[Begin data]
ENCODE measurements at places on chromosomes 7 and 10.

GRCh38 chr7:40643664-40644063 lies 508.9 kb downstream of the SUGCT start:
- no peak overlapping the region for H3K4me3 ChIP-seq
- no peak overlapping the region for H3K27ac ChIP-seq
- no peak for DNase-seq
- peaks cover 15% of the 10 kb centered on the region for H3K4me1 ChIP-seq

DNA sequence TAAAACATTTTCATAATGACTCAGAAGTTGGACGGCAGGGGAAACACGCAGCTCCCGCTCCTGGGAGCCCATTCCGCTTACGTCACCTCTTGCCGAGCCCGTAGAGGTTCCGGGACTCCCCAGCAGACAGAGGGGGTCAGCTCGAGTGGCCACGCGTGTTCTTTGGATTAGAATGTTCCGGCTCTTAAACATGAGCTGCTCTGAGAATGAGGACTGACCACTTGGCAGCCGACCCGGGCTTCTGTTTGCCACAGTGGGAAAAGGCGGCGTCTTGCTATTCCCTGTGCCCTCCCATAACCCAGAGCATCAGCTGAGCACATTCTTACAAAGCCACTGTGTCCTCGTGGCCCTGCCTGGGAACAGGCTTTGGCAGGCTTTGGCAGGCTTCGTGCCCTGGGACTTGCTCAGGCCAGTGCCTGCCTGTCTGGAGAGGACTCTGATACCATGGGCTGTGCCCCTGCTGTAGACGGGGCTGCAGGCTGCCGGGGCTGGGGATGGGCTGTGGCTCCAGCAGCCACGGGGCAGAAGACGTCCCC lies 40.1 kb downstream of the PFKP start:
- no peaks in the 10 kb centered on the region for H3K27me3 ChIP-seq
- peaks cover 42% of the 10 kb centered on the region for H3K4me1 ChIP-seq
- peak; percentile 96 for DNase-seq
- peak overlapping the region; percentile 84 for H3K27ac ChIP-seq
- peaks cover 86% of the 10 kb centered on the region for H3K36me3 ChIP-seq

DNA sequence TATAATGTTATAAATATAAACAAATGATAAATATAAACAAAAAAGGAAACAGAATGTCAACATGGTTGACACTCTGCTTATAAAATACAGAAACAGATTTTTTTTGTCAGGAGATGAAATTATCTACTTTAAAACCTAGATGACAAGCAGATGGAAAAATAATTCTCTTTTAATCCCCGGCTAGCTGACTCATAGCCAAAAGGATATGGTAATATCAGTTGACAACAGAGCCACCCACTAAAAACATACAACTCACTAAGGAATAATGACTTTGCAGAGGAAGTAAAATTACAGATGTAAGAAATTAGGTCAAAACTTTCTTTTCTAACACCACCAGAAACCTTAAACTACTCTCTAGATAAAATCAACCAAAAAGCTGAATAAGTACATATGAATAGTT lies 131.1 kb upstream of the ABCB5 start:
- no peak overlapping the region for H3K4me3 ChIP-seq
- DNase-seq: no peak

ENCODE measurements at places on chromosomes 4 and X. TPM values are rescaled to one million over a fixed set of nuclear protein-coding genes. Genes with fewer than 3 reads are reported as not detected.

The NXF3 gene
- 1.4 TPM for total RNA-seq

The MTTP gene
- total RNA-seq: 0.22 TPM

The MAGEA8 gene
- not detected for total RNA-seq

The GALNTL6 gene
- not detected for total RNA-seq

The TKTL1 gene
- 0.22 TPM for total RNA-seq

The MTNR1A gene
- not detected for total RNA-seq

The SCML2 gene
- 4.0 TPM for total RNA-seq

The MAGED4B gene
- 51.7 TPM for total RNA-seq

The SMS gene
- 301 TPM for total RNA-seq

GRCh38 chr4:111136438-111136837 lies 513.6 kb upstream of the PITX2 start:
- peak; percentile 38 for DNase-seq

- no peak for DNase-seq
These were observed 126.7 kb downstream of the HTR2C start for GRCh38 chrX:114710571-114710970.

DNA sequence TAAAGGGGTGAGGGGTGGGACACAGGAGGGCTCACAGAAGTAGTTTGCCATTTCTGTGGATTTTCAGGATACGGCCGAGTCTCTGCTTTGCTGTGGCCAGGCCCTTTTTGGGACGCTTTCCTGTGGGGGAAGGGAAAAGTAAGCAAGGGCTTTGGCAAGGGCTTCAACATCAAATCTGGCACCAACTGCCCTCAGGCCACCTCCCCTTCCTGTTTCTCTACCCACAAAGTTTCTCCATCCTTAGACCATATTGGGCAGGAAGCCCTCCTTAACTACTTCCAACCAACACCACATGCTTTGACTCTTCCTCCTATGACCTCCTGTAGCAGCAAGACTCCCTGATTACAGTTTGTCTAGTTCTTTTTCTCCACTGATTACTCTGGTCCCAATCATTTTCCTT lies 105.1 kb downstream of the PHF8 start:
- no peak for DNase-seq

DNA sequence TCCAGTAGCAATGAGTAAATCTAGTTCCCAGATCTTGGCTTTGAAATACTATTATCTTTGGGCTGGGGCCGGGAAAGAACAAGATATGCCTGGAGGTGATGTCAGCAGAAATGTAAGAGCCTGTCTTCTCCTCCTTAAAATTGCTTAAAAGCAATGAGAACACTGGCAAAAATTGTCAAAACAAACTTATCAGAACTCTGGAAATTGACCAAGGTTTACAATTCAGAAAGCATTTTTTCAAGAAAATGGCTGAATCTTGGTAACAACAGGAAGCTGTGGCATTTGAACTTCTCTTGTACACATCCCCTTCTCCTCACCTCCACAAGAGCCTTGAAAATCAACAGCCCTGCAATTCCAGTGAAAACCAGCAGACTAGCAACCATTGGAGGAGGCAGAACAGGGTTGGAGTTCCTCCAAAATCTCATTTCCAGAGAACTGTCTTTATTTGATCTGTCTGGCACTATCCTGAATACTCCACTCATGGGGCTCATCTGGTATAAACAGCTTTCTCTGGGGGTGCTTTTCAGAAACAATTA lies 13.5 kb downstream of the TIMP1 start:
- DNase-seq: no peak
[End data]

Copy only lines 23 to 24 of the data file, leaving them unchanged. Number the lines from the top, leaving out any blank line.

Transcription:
The GALNTL6 gene
- not detected for total RNA-seq